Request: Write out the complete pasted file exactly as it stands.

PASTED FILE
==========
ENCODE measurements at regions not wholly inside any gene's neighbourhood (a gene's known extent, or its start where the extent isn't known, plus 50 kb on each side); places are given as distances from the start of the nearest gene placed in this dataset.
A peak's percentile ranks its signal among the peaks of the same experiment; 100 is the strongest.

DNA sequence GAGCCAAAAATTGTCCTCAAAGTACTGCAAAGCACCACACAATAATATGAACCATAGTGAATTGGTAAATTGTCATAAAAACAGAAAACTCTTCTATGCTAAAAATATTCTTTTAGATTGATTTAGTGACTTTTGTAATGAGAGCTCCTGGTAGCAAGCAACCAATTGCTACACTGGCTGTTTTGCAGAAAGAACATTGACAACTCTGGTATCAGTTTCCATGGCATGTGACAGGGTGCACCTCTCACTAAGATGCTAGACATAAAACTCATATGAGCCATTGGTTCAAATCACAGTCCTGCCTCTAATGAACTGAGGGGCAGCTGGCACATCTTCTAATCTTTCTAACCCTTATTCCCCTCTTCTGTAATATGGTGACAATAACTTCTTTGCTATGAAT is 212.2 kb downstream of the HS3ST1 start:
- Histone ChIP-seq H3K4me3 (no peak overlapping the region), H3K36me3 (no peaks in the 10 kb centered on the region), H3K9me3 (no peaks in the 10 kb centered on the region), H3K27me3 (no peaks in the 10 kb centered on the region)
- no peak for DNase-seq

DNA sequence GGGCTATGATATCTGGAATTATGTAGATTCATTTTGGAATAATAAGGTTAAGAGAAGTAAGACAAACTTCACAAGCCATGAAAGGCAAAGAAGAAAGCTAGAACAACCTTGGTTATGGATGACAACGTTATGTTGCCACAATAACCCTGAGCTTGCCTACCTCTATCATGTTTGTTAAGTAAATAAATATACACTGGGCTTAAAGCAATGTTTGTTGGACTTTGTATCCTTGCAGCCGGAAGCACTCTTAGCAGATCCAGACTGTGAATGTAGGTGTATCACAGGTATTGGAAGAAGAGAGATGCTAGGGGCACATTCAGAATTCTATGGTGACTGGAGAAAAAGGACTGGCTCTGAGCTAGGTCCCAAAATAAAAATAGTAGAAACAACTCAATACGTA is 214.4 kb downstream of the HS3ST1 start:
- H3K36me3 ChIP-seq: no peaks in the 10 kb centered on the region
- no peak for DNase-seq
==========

ENCODE measurements at regions not wholly inside any gene's neighbourhood (a gene's known extent, or its start where the extent isn't known, plus 50 kb on each side); places are given as distances from the start of the nearest gene placed in this dataset.
A peak's percentile ranks its signal among the peaks of the same experiment; 100 is the strongest.

DNA sequence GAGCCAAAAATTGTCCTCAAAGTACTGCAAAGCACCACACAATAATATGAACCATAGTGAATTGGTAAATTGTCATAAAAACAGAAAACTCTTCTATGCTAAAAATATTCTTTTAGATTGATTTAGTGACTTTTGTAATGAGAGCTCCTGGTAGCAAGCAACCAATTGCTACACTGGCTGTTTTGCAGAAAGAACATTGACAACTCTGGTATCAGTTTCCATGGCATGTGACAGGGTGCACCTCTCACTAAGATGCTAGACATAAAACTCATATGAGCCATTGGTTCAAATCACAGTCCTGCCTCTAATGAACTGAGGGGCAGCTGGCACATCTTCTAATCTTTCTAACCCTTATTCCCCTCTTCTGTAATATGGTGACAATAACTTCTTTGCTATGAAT is 212.2 kb downstream of the HS3ST1 start:
- Histone ChIP-seq H3K4me3 (no peak overlapping the region), H3K36me3 (no peaks in the 10 kb centered on the region), H3K9me3 (no peaks in the 10 kb centered on the region), H3K27me3 (no peaks in the 10 kb centered on the region)
- no peak for DNase-seq

DNA sequence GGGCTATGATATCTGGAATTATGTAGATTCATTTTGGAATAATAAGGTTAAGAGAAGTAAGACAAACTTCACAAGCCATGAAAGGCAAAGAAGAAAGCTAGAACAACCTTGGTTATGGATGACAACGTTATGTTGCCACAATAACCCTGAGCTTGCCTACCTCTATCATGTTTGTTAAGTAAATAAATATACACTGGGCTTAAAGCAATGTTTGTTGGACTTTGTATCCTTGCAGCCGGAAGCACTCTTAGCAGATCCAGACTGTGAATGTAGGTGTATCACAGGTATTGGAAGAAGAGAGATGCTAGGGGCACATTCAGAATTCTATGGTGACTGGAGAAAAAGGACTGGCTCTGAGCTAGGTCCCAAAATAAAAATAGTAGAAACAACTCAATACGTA is 214.4 kb downstream of the HS3ST1 start:
- H3K36me3 ChIP-seq: no peaks in the 10 kb centered on the region
- no peak for DNase-seq